Some days, it seems that everyone has a crystal ball.
Bank economists boldly predict exchange rate movements; political pundits use polls to predict the next election and fund managers vie to be the best stock-picker.
Alas, many of these forecasts aren't much good. Exchange rates are equally likely to rise as they are to fall, polls years out from an election have little predictive power and the typical managed fund underperforms the All Ordinaries index.
Faced with the dismal performance of forecasting the future, one firm is taking a more modest tack. The wonks at Google are hoping that their new project will tell us what's happening today.
If it sounds unambitious, consider that economic statistics are typically released with a substantial lag. The Australian Bureau of Statistics produces unemployment figures about six weeks after the end of the month, inflation numbers about eight weeks after the end of the quarter, and growth numbers 12 weeks after the end of the quarter. As the saying goes, this makes counter-cyclical policy like driving a car down a winding road while watching out the rear vision mirror.
One of the main forces behind what Google calls its 'nowcasting' project is its chief economist, Hal Varian. Formerly at the University of California Berkeley, Varian is a doyen of the field known as 'the economics of information'.
In a recent presentation to the Australian Conference of Economists, Varian showed how the firm went about creating 'Google flu trends', which provides real-time measures of influenza prevalence based on searches for flu-related terms (such as symptoms and medication).
Since the Australian Influenza Surveillance Reports generally appear with a two week lag, Google flu trends can provide early warning of a sudden spike in flu cases. Search data won't beat government statistics for accuracy, but its value is to provide a decent proxy that's available in real time.
In the realm of economics, UK house prices have been shown to track searches for 'estate agents', while Australian consumer confidence fits closely the number of searches for new vehicles (and, surprisingly, crime).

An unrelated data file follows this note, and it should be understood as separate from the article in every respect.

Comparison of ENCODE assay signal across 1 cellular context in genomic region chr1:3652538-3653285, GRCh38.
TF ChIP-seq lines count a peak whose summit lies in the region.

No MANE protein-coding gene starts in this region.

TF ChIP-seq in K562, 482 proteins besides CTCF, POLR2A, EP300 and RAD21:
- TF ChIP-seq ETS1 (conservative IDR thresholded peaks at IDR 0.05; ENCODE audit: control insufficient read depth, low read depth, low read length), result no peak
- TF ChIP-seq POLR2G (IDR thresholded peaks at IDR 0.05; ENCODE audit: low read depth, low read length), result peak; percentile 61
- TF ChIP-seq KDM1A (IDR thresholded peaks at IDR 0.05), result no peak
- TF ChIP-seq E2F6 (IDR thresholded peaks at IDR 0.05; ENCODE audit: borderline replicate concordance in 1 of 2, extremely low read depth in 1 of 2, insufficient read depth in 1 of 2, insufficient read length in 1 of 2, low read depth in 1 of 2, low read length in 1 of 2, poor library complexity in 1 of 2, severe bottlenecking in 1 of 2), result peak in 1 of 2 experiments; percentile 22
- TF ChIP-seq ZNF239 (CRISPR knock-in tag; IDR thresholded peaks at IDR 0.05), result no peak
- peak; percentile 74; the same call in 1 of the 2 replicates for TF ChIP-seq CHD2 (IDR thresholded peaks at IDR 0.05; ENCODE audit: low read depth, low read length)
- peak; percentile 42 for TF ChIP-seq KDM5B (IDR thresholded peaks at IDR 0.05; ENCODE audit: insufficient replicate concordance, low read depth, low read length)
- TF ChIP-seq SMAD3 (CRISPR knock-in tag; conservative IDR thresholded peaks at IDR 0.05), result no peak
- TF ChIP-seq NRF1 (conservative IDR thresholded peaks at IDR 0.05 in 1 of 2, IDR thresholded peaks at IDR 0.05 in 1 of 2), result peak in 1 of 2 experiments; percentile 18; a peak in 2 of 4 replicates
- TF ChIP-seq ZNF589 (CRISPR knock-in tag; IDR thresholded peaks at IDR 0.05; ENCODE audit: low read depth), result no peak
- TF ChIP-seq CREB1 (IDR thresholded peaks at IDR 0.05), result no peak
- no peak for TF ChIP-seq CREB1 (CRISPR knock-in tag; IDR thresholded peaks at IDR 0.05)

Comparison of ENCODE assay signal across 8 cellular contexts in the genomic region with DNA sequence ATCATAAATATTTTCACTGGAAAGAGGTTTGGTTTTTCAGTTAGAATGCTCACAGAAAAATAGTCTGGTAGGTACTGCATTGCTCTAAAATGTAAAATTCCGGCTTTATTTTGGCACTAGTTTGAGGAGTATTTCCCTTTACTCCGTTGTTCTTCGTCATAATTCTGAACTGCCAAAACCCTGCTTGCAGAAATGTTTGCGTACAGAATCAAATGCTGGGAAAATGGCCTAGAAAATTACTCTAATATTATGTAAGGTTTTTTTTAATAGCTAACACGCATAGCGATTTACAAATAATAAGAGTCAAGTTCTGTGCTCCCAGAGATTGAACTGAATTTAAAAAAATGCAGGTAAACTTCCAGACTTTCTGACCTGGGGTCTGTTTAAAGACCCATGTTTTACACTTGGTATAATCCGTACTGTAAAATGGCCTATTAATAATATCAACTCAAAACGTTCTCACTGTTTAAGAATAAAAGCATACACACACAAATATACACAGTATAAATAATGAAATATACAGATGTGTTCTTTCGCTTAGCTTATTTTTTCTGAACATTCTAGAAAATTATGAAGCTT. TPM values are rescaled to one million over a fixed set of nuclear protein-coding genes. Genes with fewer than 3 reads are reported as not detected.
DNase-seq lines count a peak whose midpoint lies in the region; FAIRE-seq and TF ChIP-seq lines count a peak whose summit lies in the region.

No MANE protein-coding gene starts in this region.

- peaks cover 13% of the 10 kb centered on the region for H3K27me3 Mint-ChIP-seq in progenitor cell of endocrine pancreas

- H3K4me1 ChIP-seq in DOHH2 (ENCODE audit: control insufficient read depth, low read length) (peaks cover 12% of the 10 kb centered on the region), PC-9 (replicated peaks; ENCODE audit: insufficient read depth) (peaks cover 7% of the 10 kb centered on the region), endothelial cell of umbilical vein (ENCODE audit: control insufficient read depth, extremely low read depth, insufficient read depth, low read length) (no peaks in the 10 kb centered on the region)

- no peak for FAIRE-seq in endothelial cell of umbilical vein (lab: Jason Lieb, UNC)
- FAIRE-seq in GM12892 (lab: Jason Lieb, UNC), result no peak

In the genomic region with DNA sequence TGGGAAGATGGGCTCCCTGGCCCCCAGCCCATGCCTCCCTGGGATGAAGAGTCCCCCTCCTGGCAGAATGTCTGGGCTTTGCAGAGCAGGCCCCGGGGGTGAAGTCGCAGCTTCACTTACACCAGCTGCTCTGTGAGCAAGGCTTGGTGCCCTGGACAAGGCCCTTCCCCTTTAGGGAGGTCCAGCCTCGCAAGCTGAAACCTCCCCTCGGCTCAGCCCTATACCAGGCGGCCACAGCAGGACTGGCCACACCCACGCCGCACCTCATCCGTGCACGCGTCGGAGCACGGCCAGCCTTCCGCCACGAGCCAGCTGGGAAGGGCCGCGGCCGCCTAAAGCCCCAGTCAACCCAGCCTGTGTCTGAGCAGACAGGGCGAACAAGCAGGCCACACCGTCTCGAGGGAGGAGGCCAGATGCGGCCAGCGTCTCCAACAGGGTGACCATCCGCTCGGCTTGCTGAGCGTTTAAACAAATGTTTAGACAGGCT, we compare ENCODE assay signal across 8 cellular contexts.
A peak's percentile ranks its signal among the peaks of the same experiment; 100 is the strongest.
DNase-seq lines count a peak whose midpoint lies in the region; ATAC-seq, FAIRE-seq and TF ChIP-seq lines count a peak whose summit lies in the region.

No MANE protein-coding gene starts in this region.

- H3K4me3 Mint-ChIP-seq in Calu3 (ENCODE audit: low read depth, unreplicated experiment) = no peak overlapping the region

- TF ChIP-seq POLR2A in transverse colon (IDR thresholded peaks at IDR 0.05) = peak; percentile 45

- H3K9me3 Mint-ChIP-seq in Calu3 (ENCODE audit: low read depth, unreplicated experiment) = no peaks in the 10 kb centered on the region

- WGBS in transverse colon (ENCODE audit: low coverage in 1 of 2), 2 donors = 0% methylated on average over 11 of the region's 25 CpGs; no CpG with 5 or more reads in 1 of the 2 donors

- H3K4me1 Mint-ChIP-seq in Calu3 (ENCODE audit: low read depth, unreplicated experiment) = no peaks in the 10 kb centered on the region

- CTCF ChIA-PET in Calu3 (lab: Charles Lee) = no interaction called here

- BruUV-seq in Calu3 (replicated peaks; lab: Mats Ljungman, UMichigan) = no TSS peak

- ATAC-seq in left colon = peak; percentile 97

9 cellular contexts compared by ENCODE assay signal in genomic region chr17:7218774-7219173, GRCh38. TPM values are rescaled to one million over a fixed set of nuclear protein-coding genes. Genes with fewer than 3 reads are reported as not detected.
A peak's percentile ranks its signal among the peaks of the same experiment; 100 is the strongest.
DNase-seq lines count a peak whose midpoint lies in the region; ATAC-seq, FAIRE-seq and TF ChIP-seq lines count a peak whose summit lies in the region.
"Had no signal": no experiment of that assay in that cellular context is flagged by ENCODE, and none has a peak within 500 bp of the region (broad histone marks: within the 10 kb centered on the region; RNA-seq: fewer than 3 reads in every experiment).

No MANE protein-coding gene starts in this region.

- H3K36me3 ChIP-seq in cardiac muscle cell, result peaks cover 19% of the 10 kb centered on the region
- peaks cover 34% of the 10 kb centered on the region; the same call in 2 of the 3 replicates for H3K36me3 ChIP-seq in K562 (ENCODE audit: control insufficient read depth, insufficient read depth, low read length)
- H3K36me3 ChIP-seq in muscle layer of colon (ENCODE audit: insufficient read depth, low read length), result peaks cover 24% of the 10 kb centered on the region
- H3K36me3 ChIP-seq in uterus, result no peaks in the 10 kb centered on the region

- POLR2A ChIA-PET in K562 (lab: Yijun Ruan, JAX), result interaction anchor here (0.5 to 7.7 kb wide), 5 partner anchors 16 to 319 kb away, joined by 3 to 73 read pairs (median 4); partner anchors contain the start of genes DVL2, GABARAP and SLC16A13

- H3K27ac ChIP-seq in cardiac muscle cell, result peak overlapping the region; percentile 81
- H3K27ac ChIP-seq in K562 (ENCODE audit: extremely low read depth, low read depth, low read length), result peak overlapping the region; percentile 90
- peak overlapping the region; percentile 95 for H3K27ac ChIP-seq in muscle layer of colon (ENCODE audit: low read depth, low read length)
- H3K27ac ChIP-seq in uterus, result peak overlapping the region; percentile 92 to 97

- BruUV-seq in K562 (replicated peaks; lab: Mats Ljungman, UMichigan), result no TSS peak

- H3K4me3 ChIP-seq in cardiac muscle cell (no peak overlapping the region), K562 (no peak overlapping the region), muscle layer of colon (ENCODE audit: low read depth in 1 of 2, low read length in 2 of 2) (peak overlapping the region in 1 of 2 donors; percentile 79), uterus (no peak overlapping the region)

In the case of unemployment, searches for 'welfare' and 'unemployment' spiked in the US in mid-2008, just as the national jobless rate passed 5 percent. Before the welfare data and labour force surveys had been compiled, search data could have indicated to economic policymakers that storm clouds were gathering. Given the well-known lags in fiscal policy, search data is worth using anytime we're worried about a future downturn.
A cute feature of using search data to look at joblessness is that it also points to distinct patterns of search terms among the unemployed – many of whom are young men. Varian finds that the first set of terms to spike are labour market related (eg. 'jobs classifieds', 'unemployment benefits'). The second phase sees an increase in searches for new technologies (eg. 'ipod apps', 'free ringtone'). The third stage of unemployment searches are for low-cost entertainment (eg. 'guitar scales beginner', 'home workout routines'). The fourth stage of unemployment searches are for adult content (eg. 'adult video', 'porn tube').
Rivalling Elisabeth Kübler-Ross's 'five stages of grief', Google's 'four stages of unemployment' is a touching story about how the US recession has affected everyday life. The stages of unemployment searches are as much a part of life as the fact that increased search volume for 'vodka' is followed by a spike in searches for 'hangover cure'.
Some companies (such as credit card firms and travel agents) already use real-time data to monitor their businesses. But others might benefit from drawing on search data. For example, in a demand-driven system, universities should take notice if search volumes suddenly shift from 'accounting ATAR' to 'engineering ATAR'.
Nowcasting is just one of the features that make Google an interesting company to watch. In human resources, the firm has a policy of giving all employees a day each week to work on their own projects. In evaluation, it makes extensive use of randomised policy trials; as Varian points out, 'any time you use Google you are in many treatment and control groups'. It runs many laboratory projects, including self-drive cars, which navigate using Google Street View.
It may not get everything right, but in its 13-year history, Google has shown itself to be one of the world's most progressive companies. Its future is hard to forecast, but right now, the folks at Google are producing more than their share of the world's innovative ideas.